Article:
Become an Advocate!
The problems related to mental health issues and alcohol and other drugs may seem overwhelming but together and individually we can make a difference. Every effort, even the smallest, will raise awareness, increase the focus, help reduce the stigma, and change Maine for the better.
How can you help?
Start by telling your story:
- Talk about recovery and how you achieved it. Or share the story of a family member and the struggles they face daily.
- Describe the situation in your community and the kinds of barriers that prevent many people from getting treatment.
- Talk about your path and how your life has changed. Your community needs to see first hand that treatment works.
- Talk about your job in this field and the importance of the work that you do. Talk about the impacts of your work in improving someone’s life, healing their family, and improving the whole community.
- Become involved! Being visible in your community has an effect on how people think about the impact of behavioral health.
- Expand your audience as you become comfortable speaking. Speak publicly or privately with your city council, your state government, legislators and other officials.
- Help to organize awareness and educational events on the local and/or state level.
Become an advocate here in Maine:
- Current Alliance legislative advocacy efforts in Maine – Click here.
- Take a look at the Advocacy Tool Kit, a guide for individuals, coalitions and stakeholders to effectively advance education and advocacy efforts for the continuum of behavioral health services. Click this link to download the Advocacy Tool Kit
- Learn about behavioral health related issues and laws in Maine and in the nation so that you are an informed advocate. Click here for specific information about our current efforts.
- Write letters to your local newspaper responding to issues like service reductions, access to treatment and recovery issues, quality of care issues.
- Write letters or emails to your elected officials in Maine and in Washington, DC.
- Visit your legislator. Establish a relationship with your Senator or Representative. They rely on Maine individuals for policy suggestions, feedback and information.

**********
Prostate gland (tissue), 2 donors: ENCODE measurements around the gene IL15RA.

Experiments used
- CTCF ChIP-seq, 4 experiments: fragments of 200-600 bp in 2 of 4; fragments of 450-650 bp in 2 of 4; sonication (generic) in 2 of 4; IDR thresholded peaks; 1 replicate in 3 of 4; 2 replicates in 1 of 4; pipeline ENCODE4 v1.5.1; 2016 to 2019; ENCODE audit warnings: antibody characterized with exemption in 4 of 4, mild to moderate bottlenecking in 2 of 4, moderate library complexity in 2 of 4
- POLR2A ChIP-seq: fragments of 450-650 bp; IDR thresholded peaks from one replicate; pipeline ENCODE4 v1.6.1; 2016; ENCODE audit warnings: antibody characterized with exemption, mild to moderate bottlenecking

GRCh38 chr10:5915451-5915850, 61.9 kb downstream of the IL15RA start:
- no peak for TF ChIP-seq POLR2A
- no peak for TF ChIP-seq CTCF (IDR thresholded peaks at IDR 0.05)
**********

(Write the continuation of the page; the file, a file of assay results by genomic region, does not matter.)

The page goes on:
- Attend public hearings during the legislative session. Testify. Follow the process of behavioral health legislation closely. Provide written or verbal testimony so that your voice is heard. Click here for more details about current legislation.
Get involved with the National Council in protecting the U.S. behavioral health safety net:
- Participate in the latest Call to Action and Act NOW
- Learn about mental health and addiction policy on their blog, Capitol Connector.
- Write a message to your legislators in support of behavioral health
- Attend the National Council’s annual advocacy event, Hill Day.
- Take your advocacy to the next level by joining the Ambassadors Network.
For more information on how you can get involved with the National Council, please contact them directly.
Learn more about public policy and find advocacy tools at the Maine Association of Nonprofit’s Non Profit Public Policy Action Center.
Download and use the Advocacy Toolkit.
You can also reach out to your elected representatives:
Maine’s Congressional Delegation
SENATOR SUSAN COLLINS
413 Dirksen Senate Office Bldg. Washington, DC 20510
Fax: (202) 224-2693
Email Senator Collins
Sen. Collins’ State Offices
Augusta: (207) 622-8414
Bangor: (207) 945-0417
Biddeford: (207) 283-1101
Caribou: (207) 493-7873
Lewiston: (207) 784-6969
Portland: (207) 780-3575
SENATOR ANGUS S. KING, JR.
188 Russell Senate Office Bldg. Washington, DC 20510
Fax: (202) 224-1946
Email Senator King
Sen. King’s State Offices
Auburn: (207) 786-2451
Augusta: (207) 622-8292
Bangor: (207) 945-0432
Biddeford: (207) 282-4144
Portland: (207) 874-0883
Presque Isle: (207) 764-5124
REPRESENTATIVE CHELLIE PINGREE
1037 Longworth House Office Building
Washington, D.C. 20515
Phone: (202) 225-6116
Fax: (202) 225-5590
Email Representative Pingree